This flu season, Influenza A (H3N2) has been the dominant circulating strain, with transmission occurring unusually early (November and December). By December 2014, influenza rates were higher than they had been in the previous three years. However, recent research by Public Health England (PHE) suggested that there was a mismatch between the H3N2 strain selected for this year’s vaccine and the H3N2 that is circulating in the UK this winter. [1] This was based on an assessment of the vaccine effectiveness (VE) which was estimated to be only 3.4% (95%CI -44.8 to 35.5) against laboratory confirmed influenza (all types) and -2.3% (95%CI of -56.1 to 33.0) for Influenza A (H3N2). This is in comparison to the estimated average VE of influenza vaccines of 59%. [2] Furthermore, the VE for the same vaccine in Canada this season is also effectively zero, being estimated as -8% (95% CI:-50 to 23) but in the United States it appears to have a moderate effect, being estimated at 22% (95% CI 5 to 35). [3] more…

James McCormack and Mike Allan: Simply making evidence simple

20 Mar, 15 | by BMJ

james_mccormackmike_allanIn an ideal world in which shared decision making is practised with impunity, healthcare providers need—at their fingertips—an appreciation and understanding of (as well as access to) the best available evidence for the main medical conditions they see on a day-to-day basis.

Unfortunately, for many clinicians, this lofty and worthwhile concept often becomes derailed early on in practice because one’s first experiences with evidence are: more…

Andrew McIntosh: How can we improve cricket helmet standards?

20 Mar, 15 | by BMJ

andrew_mcintoshThere has been renewed interest in cricket helmets for a few reasons: the Cricket World Cup, the death of Phillip Hughes, and a relatively new British Standard for cricket helmets. This interest comes after a relatively long pause in helmet development. I began watching cricket before helmets and remember the controversy around their introduction in the late 1970s. It took a while, but cricket helmet standards were published in the 1990s. In my opinion, standards for protective equipment are essential to ensure that the equipment meets a defined performance. However, as is still the case with a lot of “protective” equipment in sport, there has been little regulation governing the sale and/or use of the equipment. This has meant, for example, that someone can purchase and wear a cricket helmet that doesn’t comply with any standard. Sports federations can help a lot by mandating equipment that meets specific standards. Apart from improving the baseline level of protection for the athletes, this might provide the right signals to government agencies that protect consumer interests. more…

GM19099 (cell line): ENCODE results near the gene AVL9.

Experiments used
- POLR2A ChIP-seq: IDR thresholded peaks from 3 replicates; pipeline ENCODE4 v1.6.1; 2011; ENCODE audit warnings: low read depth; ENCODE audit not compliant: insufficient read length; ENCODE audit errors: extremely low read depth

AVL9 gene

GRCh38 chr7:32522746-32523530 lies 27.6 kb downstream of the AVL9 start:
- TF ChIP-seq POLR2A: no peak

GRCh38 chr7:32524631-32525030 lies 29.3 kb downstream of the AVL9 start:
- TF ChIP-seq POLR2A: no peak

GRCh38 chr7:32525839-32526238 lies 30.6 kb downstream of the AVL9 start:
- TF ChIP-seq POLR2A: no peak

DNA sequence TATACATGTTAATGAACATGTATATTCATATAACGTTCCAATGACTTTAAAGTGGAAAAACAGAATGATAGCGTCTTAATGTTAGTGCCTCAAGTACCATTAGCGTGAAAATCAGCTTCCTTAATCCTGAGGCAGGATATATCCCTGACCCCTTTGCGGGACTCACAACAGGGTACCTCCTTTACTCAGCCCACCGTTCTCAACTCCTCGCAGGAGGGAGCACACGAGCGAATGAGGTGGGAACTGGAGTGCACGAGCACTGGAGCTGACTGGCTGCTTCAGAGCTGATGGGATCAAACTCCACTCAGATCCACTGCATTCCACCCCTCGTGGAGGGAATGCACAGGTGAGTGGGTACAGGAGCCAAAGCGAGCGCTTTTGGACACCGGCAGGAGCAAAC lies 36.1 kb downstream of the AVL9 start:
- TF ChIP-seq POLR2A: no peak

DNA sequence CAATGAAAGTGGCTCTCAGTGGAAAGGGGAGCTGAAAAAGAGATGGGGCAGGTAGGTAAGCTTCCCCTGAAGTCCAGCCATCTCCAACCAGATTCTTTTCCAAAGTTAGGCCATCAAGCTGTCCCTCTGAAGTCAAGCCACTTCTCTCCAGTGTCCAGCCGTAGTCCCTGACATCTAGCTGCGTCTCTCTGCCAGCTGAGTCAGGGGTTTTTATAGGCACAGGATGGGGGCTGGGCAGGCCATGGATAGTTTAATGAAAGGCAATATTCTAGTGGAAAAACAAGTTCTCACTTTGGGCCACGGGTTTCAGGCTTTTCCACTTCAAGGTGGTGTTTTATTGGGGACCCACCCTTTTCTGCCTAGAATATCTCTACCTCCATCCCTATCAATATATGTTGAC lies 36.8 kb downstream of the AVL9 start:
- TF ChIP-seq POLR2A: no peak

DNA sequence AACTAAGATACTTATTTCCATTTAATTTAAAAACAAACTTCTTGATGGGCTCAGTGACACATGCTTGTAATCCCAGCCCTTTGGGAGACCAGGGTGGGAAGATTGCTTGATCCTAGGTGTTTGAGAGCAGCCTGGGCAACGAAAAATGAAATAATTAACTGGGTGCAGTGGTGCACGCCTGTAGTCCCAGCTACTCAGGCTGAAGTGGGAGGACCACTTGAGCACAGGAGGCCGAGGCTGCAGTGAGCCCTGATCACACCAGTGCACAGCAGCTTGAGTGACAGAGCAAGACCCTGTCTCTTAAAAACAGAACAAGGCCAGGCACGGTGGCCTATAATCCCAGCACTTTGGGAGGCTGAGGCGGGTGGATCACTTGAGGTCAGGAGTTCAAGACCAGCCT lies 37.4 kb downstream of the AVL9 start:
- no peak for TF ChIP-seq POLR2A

Pallavi Bradshaw: Innovation doesn’t need a new law

17 Mar, 15 | by BMJ

pallavi_bradshawAt the end of last week, common sense prevailed. The decision was made that the Medical Innovation Bill would not get a second reading in the House of Commons, and therefore, would not progress any further in this parliament. Rather, there appears to be growing recognition of the need to take a step back and properly understand what innovation in medicine currently looks like. This is something that we at MPS have been calling for since the bill’s inception—and most importantly will ensure there will be a responsible, evidence-based response to this issue. Before introducing legislation it’s important to understand to what extent innovation in medicine is held back, what factors might be a barrier to innovation, and based on this evidence, what the solutions might be. My view remains that ultimately a new law just isn’t necessary. more…

Neel Sharma: Those who can teach, those who can’t don’t

16 Mar, 15 | by BMJ

Recently I was left dumbfounded by a senior colleague who stated that the sign of a good medical educator is one who can do two things well: publish and deliver conference presentations. I questioned him on the aspect of teaching. Surely this is relevant in the field of medical education— a field designed to enhance the teaching and learning avenues of those in training and beyond. His response was curt: Those who can do, those who can’t teach. Of course, it goes without saying we don’t exactly see eye to eye. more…

Julia Pakpoor: Three artists with multiple sclerosis respond to “Good Out Of Bad”

12 Mar, 15 | by BMJ

goob_1I spent a recent evening at an art exhibition in the trendy Shoreditch area of East London, where three young artists were presenting their work. All three artists have the chronic disease multiple sclerosis (MS). They had been given a brief of “Good out of bad,” and been asked to respond.  more…